User Research Results

Survey Results

Our online survey garnered many responses, gave us a great picture of the daytime tiredness problems our potential users face, and guided us to good ideas for a wearable technology solution.

75 people responded to the survey over the five days it was available. We distributed the survey over our own private Facebook profiles, public Facebook groups, and group for academic surveys within Reddit. Starting with the demographics of our participants, there was good variety between the different occupations, mainly from students and the fields of technology and STEM, medicine, the service industry. Almost twice as many women than men took the survey. Only 11% of our respondents were over the age of 30, the rest were between the ages of 18 and 29.


From our questions about sleep, we discovered a few key pieces of background information and attitudes that will drive the design of our wearable. The majority of our participants (70%) get either 6 hours or 7 hours of sleep per night, which is relatively low. This means that an area our product may focus on could be encouraging healthy sleeping habits to eliminate tiredness at its origin. We asked “Which is more important to you: ‘Getting healthy and restful sleep’ OR ‘Your ability to stay awake during the day?’” and found that a narrow majority (52%) of respondents said “Your ability to stay awake during the day.” Only 44% of respondents said “Getting healthy and restful sleep.” This told us that people approach their sleep with different attitudes and that not everybody sleeps just because it’s healthy and rejuvenating. We believe that since so many people feel that sleep is a means to achieving alertness during the day that many people may be motivated to try a product like ours to help them stay awake better.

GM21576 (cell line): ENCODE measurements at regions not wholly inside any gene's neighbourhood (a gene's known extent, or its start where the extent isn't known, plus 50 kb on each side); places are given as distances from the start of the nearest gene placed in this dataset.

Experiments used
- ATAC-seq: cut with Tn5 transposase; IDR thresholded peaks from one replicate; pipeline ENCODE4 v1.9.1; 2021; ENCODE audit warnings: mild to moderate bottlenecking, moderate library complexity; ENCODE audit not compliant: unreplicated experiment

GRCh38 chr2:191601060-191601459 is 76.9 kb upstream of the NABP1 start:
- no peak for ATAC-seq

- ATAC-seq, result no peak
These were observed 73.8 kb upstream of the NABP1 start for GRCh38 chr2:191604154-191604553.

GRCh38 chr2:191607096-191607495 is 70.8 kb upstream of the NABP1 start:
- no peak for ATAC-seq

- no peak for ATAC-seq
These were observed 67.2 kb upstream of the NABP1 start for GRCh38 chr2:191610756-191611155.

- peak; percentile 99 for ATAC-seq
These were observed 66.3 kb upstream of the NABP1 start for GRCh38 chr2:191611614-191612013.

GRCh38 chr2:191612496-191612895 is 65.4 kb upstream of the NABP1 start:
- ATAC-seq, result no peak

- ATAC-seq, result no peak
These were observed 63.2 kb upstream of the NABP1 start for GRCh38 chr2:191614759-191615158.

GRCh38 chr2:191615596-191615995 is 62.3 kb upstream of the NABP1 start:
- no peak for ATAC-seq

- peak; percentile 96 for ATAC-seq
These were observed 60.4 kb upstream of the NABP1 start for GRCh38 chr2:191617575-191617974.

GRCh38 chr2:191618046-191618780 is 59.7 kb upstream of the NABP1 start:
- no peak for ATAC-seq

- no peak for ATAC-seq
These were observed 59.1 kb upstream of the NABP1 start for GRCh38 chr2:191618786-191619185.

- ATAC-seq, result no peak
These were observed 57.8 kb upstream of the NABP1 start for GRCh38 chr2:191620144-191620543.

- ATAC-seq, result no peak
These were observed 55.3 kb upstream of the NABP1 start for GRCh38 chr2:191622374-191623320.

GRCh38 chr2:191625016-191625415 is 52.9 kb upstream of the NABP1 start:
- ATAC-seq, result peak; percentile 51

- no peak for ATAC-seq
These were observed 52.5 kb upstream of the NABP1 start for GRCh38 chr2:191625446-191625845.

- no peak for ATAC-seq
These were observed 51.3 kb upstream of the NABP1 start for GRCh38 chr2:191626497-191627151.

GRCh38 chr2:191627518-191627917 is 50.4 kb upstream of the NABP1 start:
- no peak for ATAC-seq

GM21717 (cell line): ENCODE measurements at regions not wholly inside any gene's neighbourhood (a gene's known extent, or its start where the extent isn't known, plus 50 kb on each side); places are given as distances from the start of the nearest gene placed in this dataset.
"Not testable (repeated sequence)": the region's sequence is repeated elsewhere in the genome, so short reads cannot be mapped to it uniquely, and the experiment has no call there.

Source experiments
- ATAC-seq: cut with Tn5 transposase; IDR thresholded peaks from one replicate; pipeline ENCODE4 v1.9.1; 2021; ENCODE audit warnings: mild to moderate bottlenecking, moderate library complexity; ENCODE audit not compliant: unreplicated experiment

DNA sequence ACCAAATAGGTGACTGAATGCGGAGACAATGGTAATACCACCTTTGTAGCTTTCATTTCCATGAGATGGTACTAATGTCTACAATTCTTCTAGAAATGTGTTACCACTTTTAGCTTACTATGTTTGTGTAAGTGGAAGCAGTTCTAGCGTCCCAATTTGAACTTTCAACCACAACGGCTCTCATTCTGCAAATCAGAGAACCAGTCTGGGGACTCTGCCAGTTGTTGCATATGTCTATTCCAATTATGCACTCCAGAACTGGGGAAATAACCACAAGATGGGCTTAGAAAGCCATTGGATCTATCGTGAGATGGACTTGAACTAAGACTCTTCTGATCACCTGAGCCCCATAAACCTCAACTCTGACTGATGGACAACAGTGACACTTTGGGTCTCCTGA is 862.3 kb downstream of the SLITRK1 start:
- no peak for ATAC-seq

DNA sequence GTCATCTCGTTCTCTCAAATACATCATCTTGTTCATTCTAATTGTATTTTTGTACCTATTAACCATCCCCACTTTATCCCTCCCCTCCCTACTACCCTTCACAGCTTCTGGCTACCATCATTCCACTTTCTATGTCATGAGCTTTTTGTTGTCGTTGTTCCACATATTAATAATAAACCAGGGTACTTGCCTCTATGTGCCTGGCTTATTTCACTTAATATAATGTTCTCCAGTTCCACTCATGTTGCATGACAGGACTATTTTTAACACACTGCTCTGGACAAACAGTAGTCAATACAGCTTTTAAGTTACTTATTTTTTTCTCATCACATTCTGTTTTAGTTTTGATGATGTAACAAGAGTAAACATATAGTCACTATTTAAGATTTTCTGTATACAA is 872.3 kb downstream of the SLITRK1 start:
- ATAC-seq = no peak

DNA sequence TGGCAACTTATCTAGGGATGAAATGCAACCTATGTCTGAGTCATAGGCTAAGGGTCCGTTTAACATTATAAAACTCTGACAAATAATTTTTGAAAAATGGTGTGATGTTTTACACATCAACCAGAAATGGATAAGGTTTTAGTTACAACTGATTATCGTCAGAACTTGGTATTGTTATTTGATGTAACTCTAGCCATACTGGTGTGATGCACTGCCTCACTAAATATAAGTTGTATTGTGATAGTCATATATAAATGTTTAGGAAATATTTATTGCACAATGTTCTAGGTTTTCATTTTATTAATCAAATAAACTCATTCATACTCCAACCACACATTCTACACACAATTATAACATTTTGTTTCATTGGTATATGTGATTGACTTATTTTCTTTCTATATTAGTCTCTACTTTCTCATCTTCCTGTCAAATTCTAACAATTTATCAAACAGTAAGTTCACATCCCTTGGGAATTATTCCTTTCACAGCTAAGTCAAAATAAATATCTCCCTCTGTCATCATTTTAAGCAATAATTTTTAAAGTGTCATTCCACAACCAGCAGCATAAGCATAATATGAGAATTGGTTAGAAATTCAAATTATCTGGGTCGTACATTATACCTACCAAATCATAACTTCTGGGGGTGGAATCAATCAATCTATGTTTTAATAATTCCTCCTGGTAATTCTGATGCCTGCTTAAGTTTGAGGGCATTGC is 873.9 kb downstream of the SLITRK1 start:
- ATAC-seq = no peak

Then, we asked questions about tiredness and how it impacts people’s lives and behaviors to get a better idea of the current problem of daytime tiredness. When asked about the number of days in the week that they feel tired in the daytime, the majority of our participants (40%) said “Everyday,” followed by 19% of participants who said 4 days and 17% who said 3 days. From this, we understood that the problem is more persistent in some people than others and that we could reasonably expect some people to wear our product every day. If it were worn every day, we would need to consider durability, comfort over extended usage, and the product’s ability to be cleaned and maintained. We then asked our participants about what kinds of issues they face as a result of their daytime tiredness and found that the four most common were difficulty concentrating (81%), irritability (59%), moodiness (57%), and making errors (44%). Asking this question helped us understand what people perceive the biggest problems are related to tiredness and what they notice in their own everyday lives. Based on this knowledge, we will especially consider ways of improving user focus through our product. Finally, we asked about what people do to stay awake when they feel tired in the daytime and found that people usually drink caffeine (69%), take short naps (51%), eat a snack (44%), or go for a walk (33%). Some of the written-in responses under “Other” also contained references to physical activity. We expected these common energy methods to be popular, however we did not expect that 25% of participants said that they “Use technology to keep you awake.” Our wearable product may be in high demand because many people already use technology to help keep them awake during the day.